CDC: Too early to predict future of H7N9 outbreak
It is still too early to make any predictions about what will happen with the novel influenza A(H7N9) virus this fall, according to Michael Shaw, PhD, associate director of Laboratory Science for the CDC’s Influenza Division.
“The big question right now is what will happen in the Southern Hemisphere because they are just heading into their flu season now,” Shaw told Infectious Disease News. “Although we haven’t seen human-to-human transmission yet, we are not expecting any immunity to H7N9 if it does happen, which is why we are concerned. We are not hitting the panic button yet, but we are watching very closely.”
As of April 9, the virus has infected 28 people and killed eight in China, Shaw said. There has been no human-to-human transmission documented thus far, but the virus has been found is pigeons, chickens and quail, all farm-raised animals grown for commercial purposes.
Compared with the 1997 avian influenza outbreak of H5N1 — the first time an avian virus was seen in humans — the H7N9 outbreak is different because the virus does not seem to be noticeably pathogenic among birds, Shaw said. The virus that appeared in 1997 and reappeared in 2003 was causing birds to die, which made it obvious that there was a problem.
CDC is working on a vaccine for H7N9, Shaw said. The plan is to follow every possible avenue to develop a vaccine. In addition to egg-based vaccine manufacturers, Novartis is currently working on a cell-based vaccine.
“We’re not going to leave anything to chance,” Shaw said. “We are going to try everything we can think of.”
A definite alarm to begin manufacturing the vaccine will be when there is evidence of human-to-human transmission, Shaw said. However, the process toward manufacturing a vaccine happens in stages. Currently, there are isolated cases of H7N9, and most of them probably had some bird exposure at some point. There has not yet been any evidence of human-to-human transmission, even among close contacts. Chinese health authorities have increased surveillance among health care workers.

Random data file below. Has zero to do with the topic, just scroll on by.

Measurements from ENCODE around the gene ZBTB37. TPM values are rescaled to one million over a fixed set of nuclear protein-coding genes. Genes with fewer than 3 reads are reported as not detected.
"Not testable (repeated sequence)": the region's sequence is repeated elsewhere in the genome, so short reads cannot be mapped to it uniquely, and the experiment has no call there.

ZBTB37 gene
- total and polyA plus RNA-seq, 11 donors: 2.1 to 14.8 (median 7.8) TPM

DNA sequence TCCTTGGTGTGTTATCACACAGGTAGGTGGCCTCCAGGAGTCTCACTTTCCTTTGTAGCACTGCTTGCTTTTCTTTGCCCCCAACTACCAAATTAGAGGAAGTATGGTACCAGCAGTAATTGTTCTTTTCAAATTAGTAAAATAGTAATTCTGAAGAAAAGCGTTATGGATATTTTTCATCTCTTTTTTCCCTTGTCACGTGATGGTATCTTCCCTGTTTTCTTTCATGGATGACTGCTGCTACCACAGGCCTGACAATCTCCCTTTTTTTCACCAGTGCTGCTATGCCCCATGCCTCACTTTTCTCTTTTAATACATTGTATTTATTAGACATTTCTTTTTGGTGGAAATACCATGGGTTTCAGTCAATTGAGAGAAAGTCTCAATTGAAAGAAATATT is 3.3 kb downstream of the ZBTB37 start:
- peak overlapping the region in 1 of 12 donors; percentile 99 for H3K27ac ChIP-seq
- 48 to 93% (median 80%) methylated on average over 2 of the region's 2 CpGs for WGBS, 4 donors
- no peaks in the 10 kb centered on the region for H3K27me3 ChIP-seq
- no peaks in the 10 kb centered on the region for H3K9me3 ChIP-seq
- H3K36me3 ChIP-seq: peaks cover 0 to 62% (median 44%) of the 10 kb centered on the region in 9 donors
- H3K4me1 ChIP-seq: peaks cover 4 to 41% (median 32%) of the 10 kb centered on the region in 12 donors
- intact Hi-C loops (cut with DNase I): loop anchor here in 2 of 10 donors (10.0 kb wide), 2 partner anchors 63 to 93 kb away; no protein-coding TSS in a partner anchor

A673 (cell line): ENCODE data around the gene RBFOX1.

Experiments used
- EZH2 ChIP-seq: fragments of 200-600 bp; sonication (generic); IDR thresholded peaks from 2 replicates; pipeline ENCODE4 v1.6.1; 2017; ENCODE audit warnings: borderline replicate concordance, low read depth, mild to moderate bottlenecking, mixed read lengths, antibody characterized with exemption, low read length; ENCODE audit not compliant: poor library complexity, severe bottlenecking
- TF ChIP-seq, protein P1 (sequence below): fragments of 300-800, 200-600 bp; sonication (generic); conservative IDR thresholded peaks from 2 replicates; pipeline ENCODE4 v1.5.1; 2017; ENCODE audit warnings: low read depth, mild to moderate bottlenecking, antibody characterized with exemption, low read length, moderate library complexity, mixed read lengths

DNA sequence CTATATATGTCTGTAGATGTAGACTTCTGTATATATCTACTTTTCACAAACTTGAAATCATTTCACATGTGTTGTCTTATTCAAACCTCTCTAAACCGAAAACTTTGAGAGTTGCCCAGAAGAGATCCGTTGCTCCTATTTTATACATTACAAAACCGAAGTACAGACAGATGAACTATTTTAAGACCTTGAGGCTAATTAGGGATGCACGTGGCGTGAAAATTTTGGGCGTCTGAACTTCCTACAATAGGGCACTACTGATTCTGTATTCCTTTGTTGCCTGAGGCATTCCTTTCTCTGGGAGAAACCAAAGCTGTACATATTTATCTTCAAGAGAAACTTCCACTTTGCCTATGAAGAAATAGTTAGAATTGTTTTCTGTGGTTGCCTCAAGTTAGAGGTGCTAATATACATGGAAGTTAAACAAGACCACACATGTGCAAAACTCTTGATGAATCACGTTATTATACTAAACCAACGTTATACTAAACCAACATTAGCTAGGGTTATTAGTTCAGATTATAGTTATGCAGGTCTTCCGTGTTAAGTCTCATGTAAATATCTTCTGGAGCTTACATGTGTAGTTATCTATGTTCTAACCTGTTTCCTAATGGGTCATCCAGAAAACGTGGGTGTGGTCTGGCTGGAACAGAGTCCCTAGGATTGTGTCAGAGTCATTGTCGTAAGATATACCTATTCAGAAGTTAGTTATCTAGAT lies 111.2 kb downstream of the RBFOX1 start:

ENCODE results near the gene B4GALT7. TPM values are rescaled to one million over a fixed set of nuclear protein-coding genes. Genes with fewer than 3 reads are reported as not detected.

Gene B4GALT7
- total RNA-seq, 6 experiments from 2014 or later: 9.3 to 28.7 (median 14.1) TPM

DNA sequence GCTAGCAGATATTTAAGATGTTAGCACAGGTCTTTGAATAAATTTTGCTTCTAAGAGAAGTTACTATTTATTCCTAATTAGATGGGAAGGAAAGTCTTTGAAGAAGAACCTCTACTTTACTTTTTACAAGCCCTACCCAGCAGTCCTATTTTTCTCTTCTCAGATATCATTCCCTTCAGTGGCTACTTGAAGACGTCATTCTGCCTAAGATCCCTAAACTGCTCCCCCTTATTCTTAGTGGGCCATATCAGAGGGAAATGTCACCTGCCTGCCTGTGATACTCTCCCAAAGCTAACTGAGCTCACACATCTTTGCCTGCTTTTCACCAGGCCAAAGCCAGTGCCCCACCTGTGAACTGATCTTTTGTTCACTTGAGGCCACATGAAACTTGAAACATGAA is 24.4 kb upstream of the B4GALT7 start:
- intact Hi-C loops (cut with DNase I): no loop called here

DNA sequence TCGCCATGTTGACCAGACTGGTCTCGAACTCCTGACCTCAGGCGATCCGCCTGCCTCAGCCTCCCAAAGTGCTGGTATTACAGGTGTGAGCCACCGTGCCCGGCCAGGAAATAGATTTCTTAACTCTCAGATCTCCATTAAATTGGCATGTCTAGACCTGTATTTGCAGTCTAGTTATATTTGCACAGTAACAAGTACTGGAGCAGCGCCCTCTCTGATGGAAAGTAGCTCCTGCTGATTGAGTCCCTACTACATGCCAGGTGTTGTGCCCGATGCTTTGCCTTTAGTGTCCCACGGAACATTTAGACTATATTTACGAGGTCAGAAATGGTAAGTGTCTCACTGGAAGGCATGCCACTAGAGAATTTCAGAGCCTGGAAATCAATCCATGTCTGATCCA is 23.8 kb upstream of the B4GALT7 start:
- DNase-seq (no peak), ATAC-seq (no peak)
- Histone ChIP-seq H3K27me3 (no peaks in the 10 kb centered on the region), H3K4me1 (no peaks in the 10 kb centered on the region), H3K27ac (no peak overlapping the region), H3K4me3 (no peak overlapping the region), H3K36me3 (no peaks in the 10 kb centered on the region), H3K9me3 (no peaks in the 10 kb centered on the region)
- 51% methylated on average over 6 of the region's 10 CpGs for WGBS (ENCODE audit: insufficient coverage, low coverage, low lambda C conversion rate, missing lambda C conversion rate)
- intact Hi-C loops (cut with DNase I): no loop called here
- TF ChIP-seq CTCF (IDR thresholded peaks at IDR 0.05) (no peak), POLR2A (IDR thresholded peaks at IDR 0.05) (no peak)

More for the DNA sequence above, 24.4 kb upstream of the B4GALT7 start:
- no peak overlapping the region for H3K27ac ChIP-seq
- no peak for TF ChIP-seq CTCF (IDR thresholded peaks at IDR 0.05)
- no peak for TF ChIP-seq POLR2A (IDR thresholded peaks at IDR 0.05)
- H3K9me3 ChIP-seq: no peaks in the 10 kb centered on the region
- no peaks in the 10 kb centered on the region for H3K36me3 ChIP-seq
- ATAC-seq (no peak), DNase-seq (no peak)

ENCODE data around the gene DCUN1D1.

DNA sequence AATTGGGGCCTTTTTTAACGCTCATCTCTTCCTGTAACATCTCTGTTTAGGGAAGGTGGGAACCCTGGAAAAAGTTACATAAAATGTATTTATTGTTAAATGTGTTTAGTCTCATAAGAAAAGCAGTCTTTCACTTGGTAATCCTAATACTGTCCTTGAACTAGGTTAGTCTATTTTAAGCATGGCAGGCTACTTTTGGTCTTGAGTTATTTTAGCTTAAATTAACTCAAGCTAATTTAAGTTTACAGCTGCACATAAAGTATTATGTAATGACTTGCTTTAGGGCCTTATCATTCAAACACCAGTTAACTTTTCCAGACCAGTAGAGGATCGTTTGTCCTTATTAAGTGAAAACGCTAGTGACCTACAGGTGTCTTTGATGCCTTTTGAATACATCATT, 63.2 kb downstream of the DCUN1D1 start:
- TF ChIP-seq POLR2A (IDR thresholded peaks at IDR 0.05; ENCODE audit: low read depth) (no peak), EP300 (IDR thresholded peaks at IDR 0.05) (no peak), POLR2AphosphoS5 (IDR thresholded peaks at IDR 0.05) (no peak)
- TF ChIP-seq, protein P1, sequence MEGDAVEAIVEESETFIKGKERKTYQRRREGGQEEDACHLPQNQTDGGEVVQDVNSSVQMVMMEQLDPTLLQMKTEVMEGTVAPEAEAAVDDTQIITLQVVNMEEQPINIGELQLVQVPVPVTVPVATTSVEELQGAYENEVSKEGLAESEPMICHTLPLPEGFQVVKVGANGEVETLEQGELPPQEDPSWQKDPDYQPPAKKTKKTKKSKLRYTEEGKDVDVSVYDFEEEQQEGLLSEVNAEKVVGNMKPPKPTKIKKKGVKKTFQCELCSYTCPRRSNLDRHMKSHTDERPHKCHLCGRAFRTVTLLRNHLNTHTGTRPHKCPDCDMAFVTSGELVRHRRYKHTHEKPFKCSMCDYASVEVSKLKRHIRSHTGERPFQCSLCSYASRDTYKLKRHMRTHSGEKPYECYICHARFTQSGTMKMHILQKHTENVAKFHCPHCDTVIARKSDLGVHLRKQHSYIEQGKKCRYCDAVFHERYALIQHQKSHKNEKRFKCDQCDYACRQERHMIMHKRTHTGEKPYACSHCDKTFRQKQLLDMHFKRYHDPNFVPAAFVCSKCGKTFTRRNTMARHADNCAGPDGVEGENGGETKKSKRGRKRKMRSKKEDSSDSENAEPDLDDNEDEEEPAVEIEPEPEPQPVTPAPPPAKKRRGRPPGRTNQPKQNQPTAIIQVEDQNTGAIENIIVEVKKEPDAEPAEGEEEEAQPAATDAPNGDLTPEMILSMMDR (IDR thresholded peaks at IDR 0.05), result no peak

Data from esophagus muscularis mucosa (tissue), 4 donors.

“We saw limited human-to-human transmission with H5N1,” Shaw said. “Parents taking care of a sick child will get sick, but they had very intimate contact for long periods of time. What we worry about is when the virus doesn’t follow that chain of transmission. When we can’t find an epidemiologic link, and cases are popping up all over, that indicates that transmission is going a lot more easily.”
The virus has been sensitive to the neuraminidase inhibitors zanamivir (Relenza, GlaxoSmithKline) and oseltamivir (Tamiflu, Genentech). There has been resistance to adamantines, so they should not be considered, Shaw said.
In the past, human cases of H7 strains have presented with conjunctivitis as the primary symptom, but this strain appears to be different. Special attention should be paid to patients with elevated temperature. Shaw advises that avian influenza infections in humans, especially in children, often do not manifest as classical influenza-like illness. In addition, sometimes there are neurological symptoms associated with avian influenza.
Most of the cases have been in adults, primarily the elderly. There has been just one pediatric case in a 4-year-old.
“We have no idea why there has been [only one] pediatric case to date, but it’s possible that the infection is mild in children, and therefore they are not seeking medical attention,” Shaw said. “The Chinese health authorities have tested more than 500 contacts and all have come out negative. It’s hard to say what’s going on. It may be that we are only seeing the serious cases because they are hospitalized.”
So far, there are no travel restrictions to China, but the CDC has issued a health advisory asking physicians to be alert for influenza-like illness among those who recently traveled to China.
Officials in Taiwan and Hong Kong have ramped up their screening efforts and screened recent travelers, but have not had any positive cases, Shaw said. Any influenza type A isolates that do not react to H1N1 or H3N2 are forwarded to the CDC for investigation. None of the isolates received so far have been positive, he added.
Physicians can obtain more information about interim recommendations for case investigation and testing, infection control measures and treatment by visiting http://emergency.cdc.gov/HAN/han00344.asp.
Disclosure: Shaw reports no relevant financial disclosures.